We All Hold the Key To Clean Water
Lawn & Garden Best Management Practices
Weed and insect killers can be valuable tools. They must be used according to label directions, with concern for the safety of people, animals and the environment. Here are suggestions from the University of Nebraska Cooperative Extension:
The best defense against weeds is a thick, well-managed turf. Before trying chemicals, try to correct a weed problem through management:
- Controlling disease or insects
Weed Control Strategy
Here are some steps in developing a weed control strategy:
- Properly identify the weed.
- Take a plant sample to your local county extension office or lawn and garden center.
- Learn about the weed’s life cycle to know when to apply a chemical.
- Remember: Different turf grasses vary in their tolerance to weed killers. The wrong chemical could injure your lawn.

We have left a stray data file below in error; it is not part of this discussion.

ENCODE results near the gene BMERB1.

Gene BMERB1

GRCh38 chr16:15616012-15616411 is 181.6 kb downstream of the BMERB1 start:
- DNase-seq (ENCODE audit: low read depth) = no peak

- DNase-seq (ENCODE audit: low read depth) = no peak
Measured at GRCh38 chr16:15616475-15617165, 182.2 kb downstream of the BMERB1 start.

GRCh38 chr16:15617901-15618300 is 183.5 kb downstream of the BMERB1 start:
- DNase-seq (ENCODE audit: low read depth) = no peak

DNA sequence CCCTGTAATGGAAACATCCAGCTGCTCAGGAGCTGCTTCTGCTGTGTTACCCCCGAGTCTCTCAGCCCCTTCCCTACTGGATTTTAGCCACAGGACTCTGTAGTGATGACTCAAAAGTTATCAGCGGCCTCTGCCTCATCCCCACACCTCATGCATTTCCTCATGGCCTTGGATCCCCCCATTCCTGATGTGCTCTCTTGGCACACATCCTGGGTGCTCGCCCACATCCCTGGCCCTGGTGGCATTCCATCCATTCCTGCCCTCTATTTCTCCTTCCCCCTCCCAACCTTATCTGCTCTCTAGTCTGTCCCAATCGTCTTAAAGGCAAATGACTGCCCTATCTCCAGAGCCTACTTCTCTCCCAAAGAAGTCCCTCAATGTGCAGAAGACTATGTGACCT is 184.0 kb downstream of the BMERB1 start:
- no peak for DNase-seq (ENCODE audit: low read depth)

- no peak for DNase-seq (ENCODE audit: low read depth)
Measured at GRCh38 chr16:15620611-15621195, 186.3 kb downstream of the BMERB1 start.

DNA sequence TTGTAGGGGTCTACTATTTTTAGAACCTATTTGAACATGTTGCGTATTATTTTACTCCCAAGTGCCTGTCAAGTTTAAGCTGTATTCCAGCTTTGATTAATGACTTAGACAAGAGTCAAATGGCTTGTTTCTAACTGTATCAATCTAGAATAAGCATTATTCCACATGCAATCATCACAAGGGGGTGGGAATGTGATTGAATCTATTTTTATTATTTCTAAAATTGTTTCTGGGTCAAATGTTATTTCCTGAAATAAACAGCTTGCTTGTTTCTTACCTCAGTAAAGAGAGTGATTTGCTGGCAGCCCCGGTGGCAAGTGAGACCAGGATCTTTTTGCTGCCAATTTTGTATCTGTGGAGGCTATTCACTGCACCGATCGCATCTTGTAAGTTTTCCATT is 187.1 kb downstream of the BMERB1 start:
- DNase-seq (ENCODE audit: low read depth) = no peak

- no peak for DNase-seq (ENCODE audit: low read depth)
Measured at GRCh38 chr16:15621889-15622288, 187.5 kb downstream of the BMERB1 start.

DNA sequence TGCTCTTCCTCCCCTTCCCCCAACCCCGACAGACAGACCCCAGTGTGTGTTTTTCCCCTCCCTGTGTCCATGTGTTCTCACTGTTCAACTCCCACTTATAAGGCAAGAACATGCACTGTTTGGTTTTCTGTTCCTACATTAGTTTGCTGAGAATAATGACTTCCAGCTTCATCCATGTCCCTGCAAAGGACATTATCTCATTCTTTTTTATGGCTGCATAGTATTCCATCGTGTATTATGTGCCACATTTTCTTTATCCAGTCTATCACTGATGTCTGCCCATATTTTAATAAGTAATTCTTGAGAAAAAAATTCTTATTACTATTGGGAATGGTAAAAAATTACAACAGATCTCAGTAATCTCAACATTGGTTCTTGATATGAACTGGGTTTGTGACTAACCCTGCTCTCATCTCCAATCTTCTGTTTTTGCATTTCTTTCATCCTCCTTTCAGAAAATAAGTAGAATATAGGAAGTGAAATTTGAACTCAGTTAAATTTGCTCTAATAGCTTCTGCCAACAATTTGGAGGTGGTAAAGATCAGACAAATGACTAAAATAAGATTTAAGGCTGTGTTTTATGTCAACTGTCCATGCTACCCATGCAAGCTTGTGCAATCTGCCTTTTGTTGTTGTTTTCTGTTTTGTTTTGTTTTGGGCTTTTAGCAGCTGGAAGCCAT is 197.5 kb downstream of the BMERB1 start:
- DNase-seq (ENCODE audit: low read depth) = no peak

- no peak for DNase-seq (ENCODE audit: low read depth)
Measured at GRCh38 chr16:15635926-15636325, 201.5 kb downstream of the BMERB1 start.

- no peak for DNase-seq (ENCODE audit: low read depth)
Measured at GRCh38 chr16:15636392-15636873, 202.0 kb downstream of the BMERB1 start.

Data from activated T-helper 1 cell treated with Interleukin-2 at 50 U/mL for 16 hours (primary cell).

First, identify the pest and determine whether it will cause enough damage to justify using chemicals. If you do, take the following precautions:
- Minimize chemical exposure to your body through skin absorption or inhalation.
- Spot treat if possible.
- Avoid applying when it is too hot, rain is forecast within 24 hours, or winds are faster than 10 mph. (Neb guide G1773- Between 3-10 Mph- recommended 8 mph)
- Store chemicals in their original containers, locked away from food, children and pets.
- Mix only the amount you will use at one time.
- Triple rinse empty containers before disposal.
For more details or information, contact the Cooperative Extension or your local lawn and garden center.
- Turf Grass Weed Prevention and Management (Extension NebGuide)
- Pesticide Management and Safety on Home Grounds (Extension NebGuide)
- Kentucky Bluegrass Lawn Calendar (Extension NebGuide)
- University of Nebraska IANR Extension Publications on Horticulture (type horticulture into the search box)
More Lawn & Garden Best Management Practices
Developed for the Dutch Flats Groundwater Quality Project. The project is partially funded by a Section 319 Clean Water Grant from the U.S. Environmental Protection Agency through the Nebraska Department of Environmental Quality.